- What remains of a politico-cultural horizon beyond contemporary capitalism? Is the term “revolution” appropriate today? Why or why not?
Revolution is a silly word, as it has too many marketing connections. You don't go to Madison Avenue to find authentic meaning. So, in specific relation to your question regarding its connection to politico-cultural horizons beyond capitalism, the term hides this horizon with pizzazz!
Change is never not possible– the politico-cultural horizon beyond contemporary capitalism does not remain, limply: it pulses rhythmically and cares deeply in contrapposto to the clanging idiocy and brutality of capitalist relations. The composition of what will change is the pulse that holds together social relations and any social reproductions against the brutality of what must change. As such, it knows this brutality dearly. It knows it for it’s held captive in a manner whose liberation would be something different than a carnivalesque revolution.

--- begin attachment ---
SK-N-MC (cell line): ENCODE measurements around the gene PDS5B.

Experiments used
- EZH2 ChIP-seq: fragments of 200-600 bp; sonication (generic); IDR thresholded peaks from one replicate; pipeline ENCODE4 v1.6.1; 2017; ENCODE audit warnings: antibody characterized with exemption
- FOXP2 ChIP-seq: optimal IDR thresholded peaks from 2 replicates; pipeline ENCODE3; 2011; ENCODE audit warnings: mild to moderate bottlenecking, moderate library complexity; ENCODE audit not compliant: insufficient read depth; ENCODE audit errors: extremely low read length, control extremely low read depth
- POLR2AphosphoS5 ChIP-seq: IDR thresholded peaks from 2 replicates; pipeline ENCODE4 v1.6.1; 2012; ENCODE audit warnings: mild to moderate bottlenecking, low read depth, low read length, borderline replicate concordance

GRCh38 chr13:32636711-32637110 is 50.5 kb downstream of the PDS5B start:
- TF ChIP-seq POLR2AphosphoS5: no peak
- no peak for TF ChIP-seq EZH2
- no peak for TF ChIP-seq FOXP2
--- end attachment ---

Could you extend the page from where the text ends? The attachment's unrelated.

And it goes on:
Revolution as an overturning suggests nothing other than something new, something wild, and something fresh. It is now a marketing phrase trotted out in reference to something meaningful that happened 100 years ago. For our moment it fails to name things that would produce meaningful change.
- Where does the Revolution exist in contemporary cultural politics, if it exists at all?
Revolution exists in every press release! Revolution exists in the spectacle of theory! Revolution exists in every pissing contest! Revolution exists in the branding of something you just gotta see 'cause everyone’s talking about it. Revolution exists in scandal!